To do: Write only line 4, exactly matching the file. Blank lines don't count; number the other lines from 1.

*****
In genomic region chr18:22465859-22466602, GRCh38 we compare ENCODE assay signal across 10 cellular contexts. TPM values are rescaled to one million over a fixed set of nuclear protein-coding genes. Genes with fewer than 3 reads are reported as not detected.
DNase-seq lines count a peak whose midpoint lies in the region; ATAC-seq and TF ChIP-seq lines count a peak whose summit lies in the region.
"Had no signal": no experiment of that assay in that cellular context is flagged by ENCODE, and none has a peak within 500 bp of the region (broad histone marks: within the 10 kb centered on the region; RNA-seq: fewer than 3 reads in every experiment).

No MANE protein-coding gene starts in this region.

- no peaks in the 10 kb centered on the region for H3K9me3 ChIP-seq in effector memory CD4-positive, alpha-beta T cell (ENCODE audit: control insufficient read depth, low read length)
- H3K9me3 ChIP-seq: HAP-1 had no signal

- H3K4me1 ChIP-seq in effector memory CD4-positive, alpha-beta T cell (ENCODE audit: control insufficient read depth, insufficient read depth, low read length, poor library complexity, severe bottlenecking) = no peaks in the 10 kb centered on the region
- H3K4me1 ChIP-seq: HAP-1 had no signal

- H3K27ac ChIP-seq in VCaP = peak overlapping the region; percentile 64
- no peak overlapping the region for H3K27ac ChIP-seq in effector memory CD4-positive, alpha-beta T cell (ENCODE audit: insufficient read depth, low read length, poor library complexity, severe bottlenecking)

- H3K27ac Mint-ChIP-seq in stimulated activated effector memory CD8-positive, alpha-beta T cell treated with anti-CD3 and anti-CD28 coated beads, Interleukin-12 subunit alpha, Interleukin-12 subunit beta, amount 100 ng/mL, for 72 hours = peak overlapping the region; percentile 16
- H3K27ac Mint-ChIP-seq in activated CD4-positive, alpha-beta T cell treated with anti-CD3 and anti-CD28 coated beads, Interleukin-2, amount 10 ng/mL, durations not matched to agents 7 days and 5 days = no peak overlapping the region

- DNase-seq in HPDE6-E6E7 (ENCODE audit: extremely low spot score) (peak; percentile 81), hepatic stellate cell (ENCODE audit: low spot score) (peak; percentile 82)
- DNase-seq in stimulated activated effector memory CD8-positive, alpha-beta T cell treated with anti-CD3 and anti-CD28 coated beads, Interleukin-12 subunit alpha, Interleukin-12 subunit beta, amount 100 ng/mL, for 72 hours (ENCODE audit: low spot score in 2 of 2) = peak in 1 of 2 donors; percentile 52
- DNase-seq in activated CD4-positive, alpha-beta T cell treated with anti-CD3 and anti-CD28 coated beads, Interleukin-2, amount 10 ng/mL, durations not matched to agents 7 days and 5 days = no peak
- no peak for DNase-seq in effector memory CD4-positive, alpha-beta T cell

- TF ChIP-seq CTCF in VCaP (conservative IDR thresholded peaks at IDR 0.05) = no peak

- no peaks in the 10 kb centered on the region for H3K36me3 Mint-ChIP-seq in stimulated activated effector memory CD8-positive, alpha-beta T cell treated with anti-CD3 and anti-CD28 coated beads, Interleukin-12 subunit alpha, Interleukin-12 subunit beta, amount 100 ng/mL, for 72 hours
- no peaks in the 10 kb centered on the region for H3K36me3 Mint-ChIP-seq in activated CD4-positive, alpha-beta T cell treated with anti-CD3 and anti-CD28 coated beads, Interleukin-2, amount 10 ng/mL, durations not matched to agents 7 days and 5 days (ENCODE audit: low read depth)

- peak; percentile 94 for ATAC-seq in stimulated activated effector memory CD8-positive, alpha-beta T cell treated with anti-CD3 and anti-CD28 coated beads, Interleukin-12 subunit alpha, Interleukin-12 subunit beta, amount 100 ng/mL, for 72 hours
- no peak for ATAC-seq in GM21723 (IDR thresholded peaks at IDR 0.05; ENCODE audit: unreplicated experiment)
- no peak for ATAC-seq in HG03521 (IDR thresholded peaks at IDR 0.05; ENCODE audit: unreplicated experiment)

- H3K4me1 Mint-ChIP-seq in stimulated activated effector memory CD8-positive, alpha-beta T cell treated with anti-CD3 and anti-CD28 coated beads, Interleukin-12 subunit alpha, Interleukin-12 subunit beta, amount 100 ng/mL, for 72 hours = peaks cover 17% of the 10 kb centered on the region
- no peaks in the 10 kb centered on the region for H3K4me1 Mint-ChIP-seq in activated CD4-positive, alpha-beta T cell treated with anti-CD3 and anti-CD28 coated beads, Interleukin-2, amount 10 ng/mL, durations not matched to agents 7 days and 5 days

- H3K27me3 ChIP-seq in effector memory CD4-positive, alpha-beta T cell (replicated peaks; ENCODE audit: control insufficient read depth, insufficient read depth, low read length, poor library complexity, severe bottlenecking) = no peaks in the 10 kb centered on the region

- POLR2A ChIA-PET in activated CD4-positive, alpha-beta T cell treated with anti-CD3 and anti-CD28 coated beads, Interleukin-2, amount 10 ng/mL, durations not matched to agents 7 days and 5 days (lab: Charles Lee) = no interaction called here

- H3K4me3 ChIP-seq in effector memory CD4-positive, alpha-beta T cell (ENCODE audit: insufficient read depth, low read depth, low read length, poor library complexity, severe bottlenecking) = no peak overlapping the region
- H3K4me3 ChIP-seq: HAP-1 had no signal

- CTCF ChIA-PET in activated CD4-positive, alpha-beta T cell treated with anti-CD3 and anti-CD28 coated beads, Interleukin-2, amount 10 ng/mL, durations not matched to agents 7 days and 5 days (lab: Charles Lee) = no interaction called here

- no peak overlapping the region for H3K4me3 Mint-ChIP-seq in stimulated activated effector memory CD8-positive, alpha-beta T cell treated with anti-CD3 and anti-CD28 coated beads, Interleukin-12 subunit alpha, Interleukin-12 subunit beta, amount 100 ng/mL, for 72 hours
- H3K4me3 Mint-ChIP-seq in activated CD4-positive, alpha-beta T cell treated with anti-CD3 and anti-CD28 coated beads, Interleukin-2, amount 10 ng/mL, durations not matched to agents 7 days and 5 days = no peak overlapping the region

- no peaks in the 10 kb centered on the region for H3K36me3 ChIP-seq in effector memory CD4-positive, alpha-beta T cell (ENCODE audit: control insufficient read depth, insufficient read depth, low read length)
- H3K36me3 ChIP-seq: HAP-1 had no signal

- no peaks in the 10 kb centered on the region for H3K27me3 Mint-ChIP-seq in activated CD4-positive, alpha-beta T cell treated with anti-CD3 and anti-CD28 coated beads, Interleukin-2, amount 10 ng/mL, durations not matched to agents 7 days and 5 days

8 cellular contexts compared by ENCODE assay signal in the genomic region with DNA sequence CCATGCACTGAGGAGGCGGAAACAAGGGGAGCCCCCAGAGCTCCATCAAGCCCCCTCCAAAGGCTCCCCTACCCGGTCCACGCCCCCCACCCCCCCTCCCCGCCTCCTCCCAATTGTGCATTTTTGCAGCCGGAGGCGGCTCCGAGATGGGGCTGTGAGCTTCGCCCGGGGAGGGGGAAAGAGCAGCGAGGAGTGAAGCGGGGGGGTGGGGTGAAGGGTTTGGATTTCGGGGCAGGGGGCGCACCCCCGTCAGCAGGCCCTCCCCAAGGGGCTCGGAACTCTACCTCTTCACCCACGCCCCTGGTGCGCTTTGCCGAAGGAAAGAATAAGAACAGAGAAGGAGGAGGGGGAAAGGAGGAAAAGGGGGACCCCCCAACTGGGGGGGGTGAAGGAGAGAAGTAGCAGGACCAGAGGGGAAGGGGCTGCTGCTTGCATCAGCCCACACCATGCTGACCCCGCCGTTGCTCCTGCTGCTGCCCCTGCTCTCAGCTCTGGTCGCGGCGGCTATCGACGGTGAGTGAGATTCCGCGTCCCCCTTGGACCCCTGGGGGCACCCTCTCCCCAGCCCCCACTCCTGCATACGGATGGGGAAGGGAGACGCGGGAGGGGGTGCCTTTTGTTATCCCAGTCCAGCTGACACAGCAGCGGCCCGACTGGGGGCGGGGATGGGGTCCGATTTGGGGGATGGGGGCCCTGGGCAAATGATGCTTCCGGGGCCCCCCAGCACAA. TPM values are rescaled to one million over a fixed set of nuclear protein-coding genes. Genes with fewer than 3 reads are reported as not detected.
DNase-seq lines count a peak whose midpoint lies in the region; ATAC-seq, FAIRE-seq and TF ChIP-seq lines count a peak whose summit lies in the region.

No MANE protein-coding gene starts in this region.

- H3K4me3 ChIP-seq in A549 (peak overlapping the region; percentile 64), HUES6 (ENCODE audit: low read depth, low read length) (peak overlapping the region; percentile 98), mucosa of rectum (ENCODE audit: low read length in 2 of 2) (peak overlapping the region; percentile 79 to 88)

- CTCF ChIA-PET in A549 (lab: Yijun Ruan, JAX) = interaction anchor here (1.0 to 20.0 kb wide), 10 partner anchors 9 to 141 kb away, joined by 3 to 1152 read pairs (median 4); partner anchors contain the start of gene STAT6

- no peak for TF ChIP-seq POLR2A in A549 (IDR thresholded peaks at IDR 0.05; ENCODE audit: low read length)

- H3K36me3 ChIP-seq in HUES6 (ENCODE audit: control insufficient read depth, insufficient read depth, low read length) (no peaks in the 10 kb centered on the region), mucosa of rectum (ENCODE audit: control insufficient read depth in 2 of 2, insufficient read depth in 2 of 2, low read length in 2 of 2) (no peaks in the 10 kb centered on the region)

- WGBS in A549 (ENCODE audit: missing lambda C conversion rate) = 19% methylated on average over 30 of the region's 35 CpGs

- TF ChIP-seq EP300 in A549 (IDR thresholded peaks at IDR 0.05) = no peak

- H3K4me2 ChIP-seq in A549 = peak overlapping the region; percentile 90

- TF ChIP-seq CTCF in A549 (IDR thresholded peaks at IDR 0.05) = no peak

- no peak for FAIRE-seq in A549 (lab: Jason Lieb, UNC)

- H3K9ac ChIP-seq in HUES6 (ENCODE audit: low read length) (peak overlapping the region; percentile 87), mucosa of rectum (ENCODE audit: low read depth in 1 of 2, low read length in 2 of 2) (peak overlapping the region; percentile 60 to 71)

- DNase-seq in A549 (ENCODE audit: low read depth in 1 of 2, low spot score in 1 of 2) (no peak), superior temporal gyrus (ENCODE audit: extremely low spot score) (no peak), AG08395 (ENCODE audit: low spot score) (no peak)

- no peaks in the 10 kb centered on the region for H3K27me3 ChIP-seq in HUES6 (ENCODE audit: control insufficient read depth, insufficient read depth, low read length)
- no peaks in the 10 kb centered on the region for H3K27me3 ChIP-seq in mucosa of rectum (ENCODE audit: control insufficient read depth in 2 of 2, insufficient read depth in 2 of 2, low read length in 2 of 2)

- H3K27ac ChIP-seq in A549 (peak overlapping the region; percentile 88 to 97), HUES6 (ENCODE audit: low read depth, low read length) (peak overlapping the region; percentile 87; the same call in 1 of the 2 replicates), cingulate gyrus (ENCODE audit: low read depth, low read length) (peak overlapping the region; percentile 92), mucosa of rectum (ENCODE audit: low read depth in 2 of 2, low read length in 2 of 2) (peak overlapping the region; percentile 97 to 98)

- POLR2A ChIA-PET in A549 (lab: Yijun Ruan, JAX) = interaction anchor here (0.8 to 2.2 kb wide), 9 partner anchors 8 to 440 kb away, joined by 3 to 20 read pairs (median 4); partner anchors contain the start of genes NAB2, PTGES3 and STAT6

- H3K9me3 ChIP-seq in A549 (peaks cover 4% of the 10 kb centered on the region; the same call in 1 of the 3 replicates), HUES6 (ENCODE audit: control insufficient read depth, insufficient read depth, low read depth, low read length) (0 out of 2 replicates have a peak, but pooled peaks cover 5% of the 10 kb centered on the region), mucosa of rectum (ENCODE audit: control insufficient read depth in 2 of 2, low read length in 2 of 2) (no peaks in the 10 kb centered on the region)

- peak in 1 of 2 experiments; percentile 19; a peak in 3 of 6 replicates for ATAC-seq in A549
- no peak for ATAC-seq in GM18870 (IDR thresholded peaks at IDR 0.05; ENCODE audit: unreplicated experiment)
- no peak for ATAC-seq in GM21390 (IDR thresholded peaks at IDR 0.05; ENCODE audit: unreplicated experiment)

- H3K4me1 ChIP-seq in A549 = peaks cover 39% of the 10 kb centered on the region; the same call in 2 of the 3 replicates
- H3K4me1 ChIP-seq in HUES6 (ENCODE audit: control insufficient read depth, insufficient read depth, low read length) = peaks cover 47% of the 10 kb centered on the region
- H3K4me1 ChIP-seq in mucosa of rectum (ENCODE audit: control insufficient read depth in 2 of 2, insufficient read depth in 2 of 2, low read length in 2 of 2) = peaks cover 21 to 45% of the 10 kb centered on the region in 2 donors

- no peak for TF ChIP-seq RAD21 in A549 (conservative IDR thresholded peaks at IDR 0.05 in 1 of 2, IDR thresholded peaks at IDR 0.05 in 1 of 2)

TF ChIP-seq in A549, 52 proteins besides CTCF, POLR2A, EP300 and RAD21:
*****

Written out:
No MANE protein-coding gene starts in this region.